Updated Feb. 3, 2017

It has recently been

widely reported

that between 60,000 and 100,000 visas held by citizens of the Affected Nations have been “provisionally revoked.” However, the meaning of “provisionally revoked” has not been clarified.  It’s possible this means visas previously issued to citizens of the Affected Nations are not valid for travel while the order is in place, but will become valid again once the order expires.  Another interpretation is that the visas have been permanently invalidated, and citizens of the Affected Nations will need to reapply and have a new visa issued after the order expires.  We expect further clarification in the coming weeks.

Updated Feb. 6, 2017
On the evening of Friday Feb. 3, a federal judge issued a temporary restraining order (TRO) which suspends enforcement of the executive order until the case brought against the order by Washington state (joined by Minnesota state) can be heard. By Saturday morning, Feb. 4, federal officials from the State Department and the Department of Homeland Security had announced they would be complying with the ruling, and airlines said they would resume boarding travelers affected by the order. In addition, the State Department says that the visas previously revoked under the order had been reinstated and that "individuals with visas that were not physically cancelled may now travel if the visa is otherwise valid."

Over the weekend, the Department of Justice filed an emergency motion for an administrative stay which would have revoked the TRO, and was denied. The Department of Justice also filed a motion for a stay pending appeal and oral arguments will be heard on Tuesday Feb. 7 at 6:00 p.m. EST.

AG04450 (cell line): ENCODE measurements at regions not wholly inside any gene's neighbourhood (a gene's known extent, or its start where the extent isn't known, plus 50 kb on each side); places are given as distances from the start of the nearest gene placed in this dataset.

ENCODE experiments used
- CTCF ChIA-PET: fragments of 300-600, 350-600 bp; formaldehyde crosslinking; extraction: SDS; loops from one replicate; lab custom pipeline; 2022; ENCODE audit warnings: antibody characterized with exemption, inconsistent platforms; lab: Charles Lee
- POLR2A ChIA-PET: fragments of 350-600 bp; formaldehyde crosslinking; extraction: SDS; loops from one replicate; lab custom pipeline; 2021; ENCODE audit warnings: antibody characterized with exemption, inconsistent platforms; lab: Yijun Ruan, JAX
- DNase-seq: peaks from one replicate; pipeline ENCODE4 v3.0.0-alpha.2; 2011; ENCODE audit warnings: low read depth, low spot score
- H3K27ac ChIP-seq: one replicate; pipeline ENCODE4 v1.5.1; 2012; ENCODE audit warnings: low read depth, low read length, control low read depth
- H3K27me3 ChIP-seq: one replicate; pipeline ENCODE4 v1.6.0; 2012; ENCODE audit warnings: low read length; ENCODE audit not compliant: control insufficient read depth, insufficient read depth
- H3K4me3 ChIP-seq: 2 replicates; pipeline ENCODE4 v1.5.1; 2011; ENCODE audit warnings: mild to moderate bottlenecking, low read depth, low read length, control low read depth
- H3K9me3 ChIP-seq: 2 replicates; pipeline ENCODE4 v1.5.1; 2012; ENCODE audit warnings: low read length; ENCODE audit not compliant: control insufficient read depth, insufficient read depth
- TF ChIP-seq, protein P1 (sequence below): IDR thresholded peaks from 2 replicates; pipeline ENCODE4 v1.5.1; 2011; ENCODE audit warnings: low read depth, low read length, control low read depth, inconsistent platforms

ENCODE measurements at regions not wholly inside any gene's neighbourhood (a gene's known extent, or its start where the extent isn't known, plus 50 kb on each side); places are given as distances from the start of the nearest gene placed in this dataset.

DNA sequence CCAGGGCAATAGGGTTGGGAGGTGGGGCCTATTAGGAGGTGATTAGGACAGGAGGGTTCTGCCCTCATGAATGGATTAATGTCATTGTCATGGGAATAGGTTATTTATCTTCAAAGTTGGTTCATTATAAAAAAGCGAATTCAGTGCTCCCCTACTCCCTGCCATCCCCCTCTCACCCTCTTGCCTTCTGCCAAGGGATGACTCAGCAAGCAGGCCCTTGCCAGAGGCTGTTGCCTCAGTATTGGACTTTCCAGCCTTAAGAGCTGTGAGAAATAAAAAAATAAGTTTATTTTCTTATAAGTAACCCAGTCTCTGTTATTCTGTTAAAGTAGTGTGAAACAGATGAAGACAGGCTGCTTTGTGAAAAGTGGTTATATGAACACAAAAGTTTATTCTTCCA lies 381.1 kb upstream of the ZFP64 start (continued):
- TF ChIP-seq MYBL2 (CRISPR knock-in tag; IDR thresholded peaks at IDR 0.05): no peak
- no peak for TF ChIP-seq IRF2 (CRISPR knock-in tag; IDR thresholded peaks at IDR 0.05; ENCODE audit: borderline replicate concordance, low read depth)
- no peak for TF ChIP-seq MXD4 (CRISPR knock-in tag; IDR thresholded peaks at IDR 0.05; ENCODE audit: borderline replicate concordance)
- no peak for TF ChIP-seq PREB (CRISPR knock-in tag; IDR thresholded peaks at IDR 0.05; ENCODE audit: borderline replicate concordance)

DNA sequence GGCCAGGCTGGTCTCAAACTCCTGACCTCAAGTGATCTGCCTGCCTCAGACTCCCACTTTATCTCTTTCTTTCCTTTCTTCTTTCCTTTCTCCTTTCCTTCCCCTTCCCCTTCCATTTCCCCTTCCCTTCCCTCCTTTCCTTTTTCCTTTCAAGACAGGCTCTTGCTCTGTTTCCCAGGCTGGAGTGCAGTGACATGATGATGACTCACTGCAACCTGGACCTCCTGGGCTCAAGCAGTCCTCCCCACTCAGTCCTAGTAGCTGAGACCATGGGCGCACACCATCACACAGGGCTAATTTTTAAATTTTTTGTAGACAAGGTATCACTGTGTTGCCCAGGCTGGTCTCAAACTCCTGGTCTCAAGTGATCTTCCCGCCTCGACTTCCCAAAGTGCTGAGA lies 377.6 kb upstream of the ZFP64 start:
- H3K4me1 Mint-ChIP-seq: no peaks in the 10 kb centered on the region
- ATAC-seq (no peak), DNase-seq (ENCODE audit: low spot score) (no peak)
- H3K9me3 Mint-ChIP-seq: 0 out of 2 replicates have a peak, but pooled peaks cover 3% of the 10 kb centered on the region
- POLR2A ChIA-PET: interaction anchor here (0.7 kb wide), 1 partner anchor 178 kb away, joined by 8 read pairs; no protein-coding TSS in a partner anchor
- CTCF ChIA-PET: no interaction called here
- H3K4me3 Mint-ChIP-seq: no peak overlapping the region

By Monday afternoon, nine amicus curiae briefs had been filed with the court in the Washington state case in support of Washington state. These include a brief to which 97 -- mostly technology -- companies are party. The brief argues that the order substantially hinders the ability of American companies to attract talent, increases costs and makes it more difficult for American firms to compete globally, driving a significant new incentive for companies to build operations outside the U.S. Amicus briefs were also filed by a group of 15 state attorneys general and by the ACLU, amongst others. No amicus briefs have been filed in support of the order. The state of Hawaii, which had filed its own lawsuit in the District Court, has filed a motion to intervene in this Ninth Circuit Court appeal, or in the alternative to file as an amicus curiae.

The situation remains subject to change. If you are concerned, please reach out to 

This communication is for informational purposes only; it is not legal, tax or accounting advice; and is not an offer to sell, buy or procure insurance.